“Frying frittata cakes layered the air with pungent promise.” —“Great Sky River,” Gregory Benford
To me, the above sentence is one of the most beautiful in all of modern literature. It’s just one of those combinations of sounds that roll off the tongue in a surprisingly pleasant way. The alliteration, the personification, and the word choice all contribute. While my affinity for this sentence might be subjective and unique to myself, what is clear is that there are a lot of cultural cues hidden in those nine words.
Who is frying the frittata cakes? What do they smell like? Who thinks that the cakes smell like promise? And what does this promise mean to them?
You’ll have to read the book for yourself (or books, “Great Sky River” is the third book in Gregory Benford’s Galactic Center series) to answer these questions. But we can learn a lot about the definition of culture, and even our relationship to it, through asking questions like these.
In his popular book, “Culture Making: Recovering our Creative Calling,” Andy Crouch of Christianity Today gives us a framework of five questions for understanding and diagnosing culture when we are only looking at a tiny fragment.
1. What does this cultural artifact assume about the way the world is?
2. What does this cultural artifact assume about the way the world should be?
3. What does this cultural artifact make possible?
4. What does this cultural artifact make impossible (or at least very difficult?)
5. What new forms of culture are created in response to this artifact?
Crouch walks through this framework with the example of an omelet. An omelet tells us that in the culture we are observing, people like eating cooked eggs. There are chickens (or other birds) in enough abundance that produce eggs and there is a heating source able to cook them. To the fifth question, the existence of omelets means that a market might be created around cooking and preparing omelets, it means that special omelet making utensils might be created, and so on.
We talk a lot about our call as Christians to make culture, to engage culture, and even to transform culture. In the on-going conversation started by Richard Niebuhr’s “Christ & Culture,” we often wonder what exactly culture is and how do we make it? How does culture-making play itself out in our practical, everyday lives?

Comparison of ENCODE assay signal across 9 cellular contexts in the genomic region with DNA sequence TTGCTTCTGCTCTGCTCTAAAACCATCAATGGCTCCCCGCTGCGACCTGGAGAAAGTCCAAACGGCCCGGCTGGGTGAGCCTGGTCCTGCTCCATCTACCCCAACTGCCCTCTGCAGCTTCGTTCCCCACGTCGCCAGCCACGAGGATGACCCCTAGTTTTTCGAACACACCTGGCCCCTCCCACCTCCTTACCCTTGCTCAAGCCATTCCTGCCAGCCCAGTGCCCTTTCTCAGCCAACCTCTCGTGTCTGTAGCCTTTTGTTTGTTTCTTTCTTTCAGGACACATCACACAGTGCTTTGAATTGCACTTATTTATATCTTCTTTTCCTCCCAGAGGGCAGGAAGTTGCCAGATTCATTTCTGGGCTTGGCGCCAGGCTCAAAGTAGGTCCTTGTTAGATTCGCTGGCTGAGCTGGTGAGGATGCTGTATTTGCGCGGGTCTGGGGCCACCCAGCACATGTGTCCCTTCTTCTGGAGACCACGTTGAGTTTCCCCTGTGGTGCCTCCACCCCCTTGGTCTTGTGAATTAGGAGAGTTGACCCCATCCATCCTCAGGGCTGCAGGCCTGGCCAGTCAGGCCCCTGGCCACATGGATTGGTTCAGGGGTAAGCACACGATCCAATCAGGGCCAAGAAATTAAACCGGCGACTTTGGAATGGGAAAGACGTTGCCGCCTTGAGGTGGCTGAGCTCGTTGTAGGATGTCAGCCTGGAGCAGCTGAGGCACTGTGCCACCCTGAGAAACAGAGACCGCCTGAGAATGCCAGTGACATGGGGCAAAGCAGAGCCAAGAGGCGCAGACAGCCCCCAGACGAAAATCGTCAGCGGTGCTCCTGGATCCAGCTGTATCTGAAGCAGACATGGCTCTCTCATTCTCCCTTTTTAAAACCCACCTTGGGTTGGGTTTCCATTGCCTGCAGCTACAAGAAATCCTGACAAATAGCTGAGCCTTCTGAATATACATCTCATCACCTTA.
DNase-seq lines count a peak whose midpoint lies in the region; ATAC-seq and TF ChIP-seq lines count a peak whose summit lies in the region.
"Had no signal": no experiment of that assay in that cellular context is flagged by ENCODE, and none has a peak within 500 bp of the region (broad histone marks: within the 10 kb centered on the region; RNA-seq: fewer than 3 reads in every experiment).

These questions are particularly acute in our lives, as we almost always see small cultural artifacts, not large cultural movements.
[pq]We make big cultural changes one small piece at a time—often without seeing the big picture.[/pq]
We recently looked at the new film, Interstellar, and discussed how despite the fact that its makers are not Christ-followers, the film’s excellent craftsmanship still gives glory to and points to the Craftsman. We looked at the Christian rapper Lecrae, and how he does “his Christian duty not by putting crosses on his albums (or scoring a high Jesus-per-minute-ratio), but by making good albums.” It’s easy for us to see how films and rap albums make culture, but what if you like to make omelets? Does that really have the same kind of cultural impact? Is it still making culture?
Crouch’s helpful contribution to this conversation is that everything, even small things like omelets and frittata cakes, are cultural. We make big cultural changes one small piece at a time—often without seeing the big picture…
“Did you hear that? They’ve shut down the main reactor. We’ll be destroyed for sure. This is madness! We’re doomed. There’ll be no escape for the Princess this time.” – C-3PO
You may recognize those words as the opening line of “Star Wars Episode IV: A New Hope.” Some of you might have gone back and watched the original Star Wars trilogy since the release of the new trailer. In a recent interview for BBC America’s miniseries “The Real History of Science Fiction,” Anthony Daniels, the man inside the C-3PO suit, spoke about his experience making the film. He recalled that during the filming, the actors lacked the big picture. They didn’t know how the bizarre scenery and dialogue they acted out each day played into the final story and at times they were greatly discouraged.
One day on the way to the set, Daniels joked with Mark Hamill (Luke Skywalker) that if the film flops, everyone will know that Mark was in the film, but they may not even know that he was because he’s in a suit the whole time.
When Daniels finally saw the movie, and heard his voice deliver that opening line, he called it “masterful.” All of the little pieces, random scenes, and short lines fell into place and he saw the whole story unfold before his eyes. He points out how much meaning those few short sentences convey. These strange robots are on a vessel that is under attack, there is a Princess who is escaping from something—and she’s done it before.
It’s these masterful small details that were brought together to create one of the most influential films in contemporary culture. But even the actors who made the masterpiece didn’t know its greatness until it was complete.
No matter what your vocation, what your interests, or your God-given talents, you are making culture in small ways every day. Our friend Elise Amyx recently shared that sometimes changing the world feels boring.
We should all have a strong sense of hope and optimism about making a real difference in the world through our vocation, no matter what our age might be. But we shouldn’t expect “changing the world” to feel like we’re on top of a mountain. Most moments will feel ordinary.
Aim to be a good steward of your gifts and talents, and glorify God through every small contribution to culture. It’s the combination of these small cultural artifacts that will help pave the way for Christ’s coming Kingdom.